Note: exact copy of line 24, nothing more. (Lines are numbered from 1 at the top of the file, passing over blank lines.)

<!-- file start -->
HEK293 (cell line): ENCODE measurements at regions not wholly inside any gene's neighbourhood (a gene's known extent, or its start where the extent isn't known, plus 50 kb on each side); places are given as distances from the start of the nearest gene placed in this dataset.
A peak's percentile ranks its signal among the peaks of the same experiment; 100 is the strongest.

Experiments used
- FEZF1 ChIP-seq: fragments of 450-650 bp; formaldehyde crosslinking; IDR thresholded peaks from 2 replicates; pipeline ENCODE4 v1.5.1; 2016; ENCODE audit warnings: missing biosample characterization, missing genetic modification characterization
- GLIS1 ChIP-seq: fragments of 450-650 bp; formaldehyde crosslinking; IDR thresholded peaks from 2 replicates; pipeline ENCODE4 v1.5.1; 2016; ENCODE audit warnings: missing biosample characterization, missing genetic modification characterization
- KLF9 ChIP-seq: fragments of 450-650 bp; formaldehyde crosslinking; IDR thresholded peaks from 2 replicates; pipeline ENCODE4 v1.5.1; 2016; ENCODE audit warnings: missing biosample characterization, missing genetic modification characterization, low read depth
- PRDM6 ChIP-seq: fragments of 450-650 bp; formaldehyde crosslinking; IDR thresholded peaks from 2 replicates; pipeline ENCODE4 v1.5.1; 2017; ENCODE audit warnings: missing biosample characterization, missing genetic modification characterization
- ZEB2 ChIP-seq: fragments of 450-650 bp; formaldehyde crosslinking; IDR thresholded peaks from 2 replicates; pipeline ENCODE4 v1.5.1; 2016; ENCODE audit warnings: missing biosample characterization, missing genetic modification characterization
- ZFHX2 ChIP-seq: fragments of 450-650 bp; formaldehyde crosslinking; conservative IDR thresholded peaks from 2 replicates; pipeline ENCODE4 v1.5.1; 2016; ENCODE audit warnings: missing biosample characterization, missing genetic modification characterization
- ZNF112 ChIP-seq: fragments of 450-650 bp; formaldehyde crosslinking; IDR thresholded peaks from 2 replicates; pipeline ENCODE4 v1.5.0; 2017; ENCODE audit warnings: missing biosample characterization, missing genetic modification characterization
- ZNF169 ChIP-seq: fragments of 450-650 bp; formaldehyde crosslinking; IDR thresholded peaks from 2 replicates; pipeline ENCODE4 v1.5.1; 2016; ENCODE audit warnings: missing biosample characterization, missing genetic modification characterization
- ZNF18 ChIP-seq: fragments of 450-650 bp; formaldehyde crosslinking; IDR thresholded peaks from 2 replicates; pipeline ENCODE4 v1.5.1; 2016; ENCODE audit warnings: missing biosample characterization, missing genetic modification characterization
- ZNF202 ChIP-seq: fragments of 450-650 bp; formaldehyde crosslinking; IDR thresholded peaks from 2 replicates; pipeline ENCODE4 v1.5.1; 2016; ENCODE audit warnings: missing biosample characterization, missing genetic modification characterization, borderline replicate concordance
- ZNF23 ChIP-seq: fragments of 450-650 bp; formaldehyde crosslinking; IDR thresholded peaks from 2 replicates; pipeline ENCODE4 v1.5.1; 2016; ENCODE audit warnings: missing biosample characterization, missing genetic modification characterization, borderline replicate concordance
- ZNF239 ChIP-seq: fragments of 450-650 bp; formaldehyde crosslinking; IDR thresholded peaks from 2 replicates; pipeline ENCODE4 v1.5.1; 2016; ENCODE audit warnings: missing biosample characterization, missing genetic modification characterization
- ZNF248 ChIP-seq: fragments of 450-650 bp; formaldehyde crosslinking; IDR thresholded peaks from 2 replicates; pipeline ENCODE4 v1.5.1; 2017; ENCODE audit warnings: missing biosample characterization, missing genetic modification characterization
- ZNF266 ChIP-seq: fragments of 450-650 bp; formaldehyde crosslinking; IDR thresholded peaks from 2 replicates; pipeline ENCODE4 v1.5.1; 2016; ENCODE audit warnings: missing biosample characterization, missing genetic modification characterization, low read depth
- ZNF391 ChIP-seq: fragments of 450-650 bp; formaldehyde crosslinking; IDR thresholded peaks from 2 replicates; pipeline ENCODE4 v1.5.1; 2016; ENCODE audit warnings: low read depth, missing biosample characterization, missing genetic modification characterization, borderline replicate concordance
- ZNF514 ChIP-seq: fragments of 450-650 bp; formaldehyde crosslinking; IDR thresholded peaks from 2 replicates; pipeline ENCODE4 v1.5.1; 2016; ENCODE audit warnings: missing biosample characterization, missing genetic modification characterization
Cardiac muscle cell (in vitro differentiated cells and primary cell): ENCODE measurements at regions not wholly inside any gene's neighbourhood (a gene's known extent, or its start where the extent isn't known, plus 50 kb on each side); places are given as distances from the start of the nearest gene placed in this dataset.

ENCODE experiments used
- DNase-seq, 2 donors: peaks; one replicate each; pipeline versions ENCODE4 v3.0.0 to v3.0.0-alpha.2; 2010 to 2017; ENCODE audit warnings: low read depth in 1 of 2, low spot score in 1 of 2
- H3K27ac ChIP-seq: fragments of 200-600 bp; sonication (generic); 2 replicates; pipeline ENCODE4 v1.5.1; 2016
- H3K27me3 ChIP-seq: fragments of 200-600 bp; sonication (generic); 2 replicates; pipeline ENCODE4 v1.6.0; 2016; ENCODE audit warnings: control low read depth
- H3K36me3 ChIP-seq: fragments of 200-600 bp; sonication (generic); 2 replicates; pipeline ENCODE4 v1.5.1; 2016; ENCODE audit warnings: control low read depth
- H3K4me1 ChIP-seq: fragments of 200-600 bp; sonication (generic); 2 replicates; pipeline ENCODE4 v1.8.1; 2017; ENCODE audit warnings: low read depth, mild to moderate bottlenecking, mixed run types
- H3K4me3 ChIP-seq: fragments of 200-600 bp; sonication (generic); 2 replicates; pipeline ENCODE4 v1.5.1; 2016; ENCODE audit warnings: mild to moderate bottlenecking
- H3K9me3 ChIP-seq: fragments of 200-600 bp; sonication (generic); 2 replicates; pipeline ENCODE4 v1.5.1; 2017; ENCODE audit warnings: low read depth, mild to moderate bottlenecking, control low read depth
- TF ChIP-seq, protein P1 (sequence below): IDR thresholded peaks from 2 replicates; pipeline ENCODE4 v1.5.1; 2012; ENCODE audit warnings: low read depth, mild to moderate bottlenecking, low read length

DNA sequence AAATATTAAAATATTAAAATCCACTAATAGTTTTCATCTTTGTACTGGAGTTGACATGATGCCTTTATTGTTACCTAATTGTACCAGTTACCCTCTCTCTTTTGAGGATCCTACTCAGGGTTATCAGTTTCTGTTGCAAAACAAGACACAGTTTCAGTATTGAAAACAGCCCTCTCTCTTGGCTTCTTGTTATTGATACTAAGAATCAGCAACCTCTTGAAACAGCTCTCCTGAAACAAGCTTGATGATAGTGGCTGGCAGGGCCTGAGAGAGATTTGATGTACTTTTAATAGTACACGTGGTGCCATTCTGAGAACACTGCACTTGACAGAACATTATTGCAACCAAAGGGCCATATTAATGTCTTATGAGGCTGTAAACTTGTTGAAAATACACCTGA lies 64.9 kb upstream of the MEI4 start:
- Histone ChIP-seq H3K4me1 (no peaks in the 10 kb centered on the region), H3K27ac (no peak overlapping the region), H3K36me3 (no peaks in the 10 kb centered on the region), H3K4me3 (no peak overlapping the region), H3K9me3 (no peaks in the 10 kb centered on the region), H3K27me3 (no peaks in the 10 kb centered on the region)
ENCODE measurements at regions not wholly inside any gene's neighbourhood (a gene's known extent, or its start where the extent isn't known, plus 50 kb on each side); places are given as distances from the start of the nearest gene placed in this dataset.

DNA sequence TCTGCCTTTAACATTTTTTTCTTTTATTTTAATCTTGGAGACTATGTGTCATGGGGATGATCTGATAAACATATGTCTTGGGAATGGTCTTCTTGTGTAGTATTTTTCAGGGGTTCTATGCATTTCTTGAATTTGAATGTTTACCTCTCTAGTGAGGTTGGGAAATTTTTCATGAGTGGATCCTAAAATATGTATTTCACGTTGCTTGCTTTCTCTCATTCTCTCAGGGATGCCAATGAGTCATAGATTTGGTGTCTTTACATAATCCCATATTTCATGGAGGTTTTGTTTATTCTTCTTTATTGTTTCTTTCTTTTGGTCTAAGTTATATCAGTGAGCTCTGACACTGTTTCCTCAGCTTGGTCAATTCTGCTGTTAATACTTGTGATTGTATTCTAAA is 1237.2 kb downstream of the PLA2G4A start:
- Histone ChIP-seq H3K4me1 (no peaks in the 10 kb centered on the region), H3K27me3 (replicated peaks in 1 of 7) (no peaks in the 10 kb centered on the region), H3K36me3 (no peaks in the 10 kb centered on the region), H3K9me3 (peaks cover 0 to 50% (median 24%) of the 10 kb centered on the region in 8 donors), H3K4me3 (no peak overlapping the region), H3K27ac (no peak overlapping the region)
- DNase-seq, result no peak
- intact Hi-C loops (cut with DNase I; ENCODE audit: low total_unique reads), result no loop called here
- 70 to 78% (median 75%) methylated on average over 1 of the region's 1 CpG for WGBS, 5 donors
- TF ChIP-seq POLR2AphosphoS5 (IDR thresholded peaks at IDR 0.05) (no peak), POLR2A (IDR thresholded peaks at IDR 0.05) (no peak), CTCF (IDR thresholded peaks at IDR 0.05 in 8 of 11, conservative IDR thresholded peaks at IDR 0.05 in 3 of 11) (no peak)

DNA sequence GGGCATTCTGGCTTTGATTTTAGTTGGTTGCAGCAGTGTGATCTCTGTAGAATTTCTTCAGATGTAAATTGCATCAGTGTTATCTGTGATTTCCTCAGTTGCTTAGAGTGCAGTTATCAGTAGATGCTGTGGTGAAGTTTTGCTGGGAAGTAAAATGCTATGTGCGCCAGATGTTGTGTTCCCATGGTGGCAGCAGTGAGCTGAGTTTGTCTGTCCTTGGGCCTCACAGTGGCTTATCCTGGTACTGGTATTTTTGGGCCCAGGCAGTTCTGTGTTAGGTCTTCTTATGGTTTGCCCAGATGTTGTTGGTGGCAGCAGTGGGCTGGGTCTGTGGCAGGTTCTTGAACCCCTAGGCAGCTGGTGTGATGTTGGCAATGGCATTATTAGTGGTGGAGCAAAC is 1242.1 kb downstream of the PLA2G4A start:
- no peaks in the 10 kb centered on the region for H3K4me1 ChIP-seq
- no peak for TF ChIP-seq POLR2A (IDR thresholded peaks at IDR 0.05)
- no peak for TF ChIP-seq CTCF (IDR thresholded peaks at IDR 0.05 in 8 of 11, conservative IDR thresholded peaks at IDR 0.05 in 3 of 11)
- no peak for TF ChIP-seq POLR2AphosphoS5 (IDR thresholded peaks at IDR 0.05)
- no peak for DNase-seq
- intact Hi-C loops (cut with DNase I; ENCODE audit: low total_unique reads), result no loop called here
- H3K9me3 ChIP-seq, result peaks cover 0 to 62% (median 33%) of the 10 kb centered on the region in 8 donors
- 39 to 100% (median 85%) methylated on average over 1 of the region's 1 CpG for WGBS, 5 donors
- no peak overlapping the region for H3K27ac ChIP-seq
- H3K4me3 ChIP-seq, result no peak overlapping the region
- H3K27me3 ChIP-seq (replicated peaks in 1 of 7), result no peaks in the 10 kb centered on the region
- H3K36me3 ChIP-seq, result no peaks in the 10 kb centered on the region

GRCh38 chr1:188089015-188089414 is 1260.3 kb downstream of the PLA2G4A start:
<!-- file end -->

- H3K27me3 ChIP-seq: fragments of 200-600 bp; sonication (generic); 2 replicates; pipeline ENCODE4 v1.6.0; 2016; ENCODE audit warnings: control low read depth